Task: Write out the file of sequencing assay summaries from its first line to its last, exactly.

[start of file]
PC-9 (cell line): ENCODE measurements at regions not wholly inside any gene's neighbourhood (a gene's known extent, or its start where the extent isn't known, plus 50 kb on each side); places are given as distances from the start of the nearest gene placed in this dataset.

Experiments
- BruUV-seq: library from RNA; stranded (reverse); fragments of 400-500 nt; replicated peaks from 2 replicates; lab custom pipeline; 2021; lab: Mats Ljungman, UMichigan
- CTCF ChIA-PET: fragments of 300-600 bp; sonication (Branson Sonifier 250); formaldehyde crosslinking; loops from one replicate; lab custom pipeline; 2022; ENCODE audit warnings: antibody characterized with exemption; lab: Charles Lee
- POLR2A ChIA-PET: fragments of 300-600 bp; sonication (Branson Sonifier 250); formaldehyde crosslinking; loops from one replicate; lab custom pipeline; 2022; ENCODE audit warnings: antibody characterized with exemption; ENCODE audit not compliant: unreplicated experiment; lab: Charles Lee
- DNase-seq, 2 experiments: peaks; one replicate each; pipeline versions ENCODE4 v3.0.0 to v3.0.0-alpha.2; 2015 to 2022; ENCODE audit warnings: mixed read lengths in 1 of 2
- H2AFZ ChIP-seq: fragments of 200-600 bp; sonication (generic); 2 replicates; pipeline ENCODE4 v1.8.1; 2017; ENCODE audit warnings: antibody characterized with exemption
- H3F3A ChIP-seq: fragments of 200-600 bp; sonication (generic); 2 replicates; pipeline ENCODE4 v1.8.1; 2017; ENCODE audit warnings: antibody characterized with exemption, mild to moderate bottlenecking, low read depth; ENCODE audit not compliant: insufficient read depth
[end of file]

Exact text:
PC-9 (cell line): ENCODE measurements at regions not wholly inside any gene's neighbourhood (a gene's known extent, or its start where the extent isn't known, plus 50 kb on each side); places are given as distances from the start of the nearest gene placed in this dataset.

Experiments
- BruUV-seq: library from RNA; stranded (reverse); fragments of 400-500 nt; replicated peaks from 2 replicates; lab custom pipeline; 2021; lab: Mats Ljungman, UMichigan
- CTCF ChIA-PET: fragments of 300-600 bp; sonication (Branson Sonifier 250); formaldehyde crosslinking; loops from one replicate; lab custom pipeline; 2022; ENCODE audit warnings: antibody characterized with exemption; lab: Charles Lee
- POLR2A ChIA-PET: fragments of 300-600 bp; sonication (Branson Sonifier 250); formaldehyde crosslinking; loops from one replicate; lab custom pipeline; 2022; ENCODE audit warnings: antibody characterized with exemption; ENCODE audit not compliant: unreplicated experiment; lab: Charles Lee
- DNase-seq, 2 experiments: peaks; one replicate each; pipeline versions ENCODE4 v3.0.0 to v3.0.0-alpha.2; 2015 to 2022; ENCODE audit warnings: mixed read lengths in 1 of 2
- H2AFZ ChIP-seq: fragments of 200-600 bp; sonication (generic); 2 replicates; pipeline ENCODE4 v1.8.1; 2017; ENCODE audit warnings: antibody characterized with exemption
- H3F3A ChIP-seq: fragments of 200-600 bp; sonication (generic); 2 replicates; pipeline ENCODE4 v1.8.1; 2017; ENCODE audit warnings: antibody characterized with exemption, mild to moderate bottlenecking, low read depth; ENCODE audit not compliant: insufficient read depth